Look, if you had, one shot, or one opportunity

To seize everything you ever wanted. In one moment

Would you capture it, or just let it slip ?


Eminem (Slim) – ‘Lose yourself’


These simple lines have been my anthem this year as I’ve carved my voice out of its rock.

On the page Eminem’s rap barely touches the sides. It’s easy enough to let it slip. But take it off the page and listen to him rap, feel the sound of the spoken words, the beat, the breath – and language becomes a physical thing. The sounds themselves create disturbances in the body. Rampant profanity and flashes of violence crackle like electricity through the lyrics. Listening to this track in my car I feel punctured. There is a breach.

Curiously the experience reminds me most of searing moments as a child in church listening to the passion of the psalms, the incantations of hymns and liturgy, the poetry of biblical stories read aloud – The Creation, The Flood, The Prodigal Son – which sprang from this same oral tradition of ‘word made flesh’.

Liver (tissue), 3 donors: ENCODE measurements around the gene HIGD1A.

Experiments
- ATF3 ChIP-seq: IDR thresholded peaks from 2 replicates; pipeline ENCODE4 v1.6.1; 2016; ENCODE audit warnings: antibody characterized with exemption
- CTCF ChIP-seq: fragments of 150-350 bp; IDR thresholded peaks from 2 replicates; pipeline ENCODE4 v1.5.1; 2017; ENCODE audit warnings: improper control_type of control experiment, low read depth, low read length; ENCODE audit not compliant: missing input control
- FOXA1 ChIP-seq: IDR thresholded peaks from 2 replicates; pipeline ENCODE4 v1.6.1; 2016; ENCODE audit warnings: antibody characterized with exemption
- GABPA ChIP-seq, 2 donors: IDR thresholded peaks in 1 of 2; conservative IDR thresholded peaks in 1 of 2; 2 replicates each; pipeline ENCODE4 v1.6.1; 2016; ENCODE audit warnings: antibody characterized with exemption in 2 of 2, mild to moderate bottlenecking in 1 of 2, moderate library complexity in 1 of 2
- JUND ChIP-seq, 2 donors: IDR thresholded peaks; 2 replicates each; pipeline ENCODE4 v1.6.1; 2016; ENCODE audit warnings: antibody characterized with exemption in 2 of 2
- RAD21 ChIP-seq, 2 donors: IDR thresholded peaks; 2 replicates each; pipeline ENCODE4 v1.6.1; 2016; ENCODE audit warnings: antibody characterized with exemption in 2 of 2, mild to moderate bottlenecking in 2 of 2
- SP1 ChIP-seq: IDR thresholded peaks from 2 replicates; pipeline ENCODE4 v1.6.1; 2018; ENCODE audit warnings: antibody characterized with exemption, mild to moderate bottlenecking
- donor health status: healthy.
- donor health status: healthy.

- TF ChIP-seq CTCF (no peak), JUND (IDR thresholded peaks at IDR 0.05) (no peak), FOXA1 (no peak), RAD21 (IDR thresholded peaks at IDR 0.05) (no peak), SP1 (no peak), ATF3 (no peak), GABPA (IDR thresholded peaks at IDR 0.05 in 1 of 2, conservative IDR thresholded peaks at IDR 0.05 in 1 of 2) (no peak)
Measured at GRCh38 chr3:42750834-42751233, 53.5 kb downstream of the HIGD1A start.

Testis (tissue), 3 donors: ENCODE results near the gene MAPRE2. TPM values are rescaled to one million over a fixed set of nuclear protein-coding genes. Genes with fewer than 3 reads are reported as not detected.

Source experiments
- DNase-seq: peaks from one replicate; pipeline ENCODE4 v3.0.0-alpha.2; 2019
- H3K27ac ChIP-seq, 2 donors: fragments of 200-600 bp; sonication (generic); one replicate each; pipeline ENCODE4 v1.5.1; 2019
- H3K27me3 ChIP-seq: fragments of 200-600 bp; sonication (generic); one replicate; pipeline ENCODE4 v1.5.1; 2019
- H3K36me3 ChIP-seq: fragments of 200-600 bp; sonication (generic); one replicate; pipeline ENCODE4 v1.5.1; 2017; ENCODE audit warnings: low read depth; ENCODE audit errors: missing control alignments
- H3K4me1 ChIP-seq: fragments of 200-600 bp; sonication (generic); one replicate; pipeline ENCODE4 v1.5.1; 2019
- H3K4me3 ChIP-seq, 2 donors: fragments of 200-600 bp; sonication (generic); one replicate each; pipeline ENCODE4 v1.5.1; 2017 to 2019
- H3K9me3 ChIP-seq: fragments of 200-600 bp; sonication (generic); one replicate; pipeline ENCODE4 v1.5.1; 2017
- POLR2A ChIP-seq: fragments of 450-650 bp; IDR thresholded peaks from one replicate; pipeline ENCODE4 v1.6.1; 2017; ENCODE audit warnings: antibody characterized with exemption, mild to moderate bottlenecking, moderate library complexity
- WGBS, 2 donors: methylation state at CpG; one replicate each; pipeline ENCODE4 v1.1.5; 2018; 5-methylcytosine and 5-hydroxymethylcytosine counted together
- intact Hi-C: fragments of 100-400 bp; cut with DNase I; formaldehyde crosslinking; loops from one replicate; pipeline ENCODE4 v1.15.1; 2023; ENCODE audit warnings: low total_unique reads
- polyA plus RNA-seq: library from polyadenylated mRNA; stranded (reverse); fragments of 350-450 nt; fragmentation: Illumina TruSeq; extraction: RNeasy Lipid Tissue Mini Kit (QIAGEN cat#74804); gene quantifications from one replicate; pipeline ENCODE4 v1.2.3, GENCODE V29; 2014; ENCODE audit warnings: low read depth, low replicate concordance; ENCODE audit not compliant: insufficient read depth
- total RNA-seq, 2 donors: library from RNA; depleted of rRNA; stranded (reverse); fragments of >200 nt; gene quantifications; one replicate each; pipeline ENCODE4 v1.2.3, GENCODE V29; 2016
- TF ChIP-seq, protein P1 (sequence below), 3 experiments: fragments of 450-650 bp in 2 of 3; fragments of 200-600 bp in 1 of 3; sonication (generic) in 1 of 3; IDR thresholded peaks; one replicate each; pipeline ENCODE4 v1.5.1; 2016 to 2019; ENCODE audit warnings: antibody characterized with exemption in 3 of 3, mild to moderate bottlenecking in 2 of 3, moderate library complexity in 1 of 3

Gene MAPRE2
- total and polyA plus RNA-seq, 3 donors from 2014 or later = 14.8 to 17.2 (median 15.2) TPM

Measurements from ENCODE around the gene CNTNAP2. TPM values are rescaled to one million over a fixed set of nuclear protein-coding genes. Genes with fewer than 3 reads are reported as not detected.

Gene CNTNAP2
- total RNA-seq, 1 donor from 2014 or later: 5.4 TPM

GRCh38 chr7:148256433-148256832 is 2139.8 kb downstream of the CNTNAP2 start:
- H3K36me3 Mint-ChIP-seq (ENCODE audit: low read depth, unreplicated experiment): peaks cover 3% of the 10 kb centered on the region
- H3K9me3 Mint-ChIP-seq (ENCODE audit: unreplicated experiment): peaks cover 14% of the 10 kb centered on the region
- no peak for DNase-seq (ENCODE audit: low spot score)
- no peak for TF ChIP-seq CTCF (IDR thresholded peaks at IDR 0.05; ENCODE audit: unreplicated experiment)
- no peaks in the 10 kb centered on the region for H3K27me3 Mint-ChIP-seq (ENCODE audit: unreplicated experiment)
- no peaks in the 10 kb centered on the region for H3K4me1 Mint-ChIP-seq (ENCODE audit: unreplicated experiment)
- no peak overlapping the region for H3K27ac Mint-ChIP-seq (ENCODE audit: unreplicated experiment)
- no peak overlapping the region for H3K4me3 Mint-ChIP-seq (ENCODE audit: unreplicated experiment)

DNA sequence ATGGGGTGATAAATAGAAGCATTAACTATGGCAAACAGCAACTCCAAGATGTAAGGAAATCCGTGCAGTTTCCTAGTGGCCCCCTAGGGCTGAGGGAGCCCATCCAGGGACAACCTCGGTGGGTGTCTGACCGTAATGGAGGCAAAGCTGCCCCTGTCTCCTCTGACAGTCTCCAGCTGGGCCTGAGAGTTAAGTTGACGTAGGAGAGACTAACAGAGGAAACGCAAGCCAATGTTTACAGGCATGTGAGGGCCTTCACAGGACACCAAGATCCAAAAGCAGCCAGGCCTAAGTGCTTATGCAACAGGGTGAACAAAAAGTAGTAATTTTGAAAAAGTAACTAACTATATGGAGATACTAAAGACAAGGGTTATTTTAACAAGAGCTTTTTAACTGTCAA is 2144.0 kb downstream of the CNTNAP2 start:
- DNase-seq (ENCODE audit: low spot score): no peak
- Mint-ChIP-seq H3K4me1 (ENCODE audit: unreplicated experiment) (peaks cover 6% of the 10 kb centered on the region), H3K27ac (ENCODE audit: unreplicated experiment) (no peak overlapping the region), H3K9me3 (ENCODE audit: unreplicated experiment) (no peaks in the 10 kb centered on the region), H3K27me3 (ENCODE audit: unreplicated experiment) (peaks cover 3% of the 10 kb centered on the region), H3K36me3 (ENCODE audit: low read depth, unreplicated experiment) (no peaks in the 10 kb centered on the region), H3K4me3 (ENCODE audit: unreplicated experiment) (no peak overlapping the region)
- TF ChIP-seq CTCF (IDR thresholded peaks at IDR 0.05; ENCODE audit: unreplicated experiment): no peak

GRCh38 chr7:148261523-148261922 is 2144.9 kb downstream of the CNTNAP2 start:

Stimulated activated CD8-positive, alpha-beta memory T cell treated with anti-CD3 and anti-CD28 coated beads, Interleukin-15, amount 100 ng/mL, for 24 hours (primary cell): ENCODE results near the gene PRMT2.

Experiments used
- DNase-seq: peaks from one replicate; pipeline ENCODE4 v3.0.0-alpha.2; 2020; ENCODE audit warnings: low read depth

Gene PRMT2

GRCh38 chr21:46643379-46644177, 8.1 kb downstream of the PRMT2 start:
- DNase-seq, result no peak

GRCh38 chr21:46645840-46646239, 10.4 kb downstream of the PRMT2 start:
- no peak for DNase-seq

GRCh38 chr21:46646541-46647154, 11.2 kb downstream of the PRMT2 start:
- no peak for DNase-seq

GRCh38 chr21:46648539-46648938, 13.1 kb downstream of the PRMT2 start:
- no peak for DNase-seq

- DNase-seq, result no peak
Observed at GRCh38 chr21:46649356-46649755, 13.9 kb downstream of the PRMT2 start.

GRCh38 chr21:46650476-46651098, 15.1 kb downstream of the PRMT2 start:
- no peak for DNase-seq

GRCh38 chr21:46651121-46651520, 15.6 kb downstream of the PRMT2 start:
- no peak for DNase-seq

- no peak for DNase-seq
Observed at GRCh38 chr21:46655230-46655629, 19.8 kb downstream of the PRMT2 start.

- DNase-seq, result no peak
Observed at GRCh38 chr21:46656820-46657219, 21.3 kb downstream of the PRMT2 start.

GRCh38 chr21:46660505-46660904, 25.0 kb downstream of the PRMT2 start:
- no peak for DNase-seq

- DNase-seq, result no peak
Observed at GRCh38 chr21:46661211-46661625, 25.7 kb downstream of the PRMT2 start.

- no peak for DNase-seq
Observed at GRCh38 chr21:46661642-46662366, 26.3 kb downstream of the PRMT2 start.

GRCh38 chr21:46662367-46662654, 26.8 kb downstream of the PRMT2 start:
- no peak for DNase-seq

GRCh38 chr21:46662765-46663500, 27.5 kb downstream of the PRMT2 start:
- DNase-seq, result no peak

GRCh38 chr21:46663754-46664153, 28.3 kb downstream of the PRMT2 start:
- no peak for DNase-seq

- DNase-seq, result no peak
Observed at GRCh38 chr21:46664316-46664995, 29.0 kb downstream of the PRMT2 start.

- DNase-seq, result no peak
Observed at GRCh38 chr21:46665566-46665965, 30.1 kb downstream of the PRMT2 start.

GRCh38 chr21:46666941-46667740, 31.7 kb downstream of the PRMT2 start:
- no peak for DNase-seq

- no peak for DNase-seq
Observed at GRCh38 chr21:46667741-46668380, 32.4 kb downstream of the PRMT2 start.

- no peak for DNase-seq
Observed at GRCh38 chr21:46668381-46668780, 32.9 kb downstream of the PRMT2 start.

The great American poet Etheridge Knight described poetry as “primarily oral utterance”. The voice captures the intimacy of our breath-lines, fast with passion or hesitant on the edge of loss.  A mere coma or line break struggles to convey these living rhythms. Our eyes move too quickly and uniformly over the page. 

The spoken word, like music, captures a living spirit. These poems were spoken first, often in moments of passion when the truth of them was raw and immediate. Only then, like the embers of a fire did they find their way onto the page.  

In the moment of speaking there is for me always an intimate ‘other’ present (often the poems address a ‘you’) which means that there is a call seeking a response, a longing to penetrate, to disturb, to awaken, to meet. There is an urgency about this calling, for as Slim’s rap reminds us:

The soul’s escaping, through this hole that is gaping

This world is mine for the taking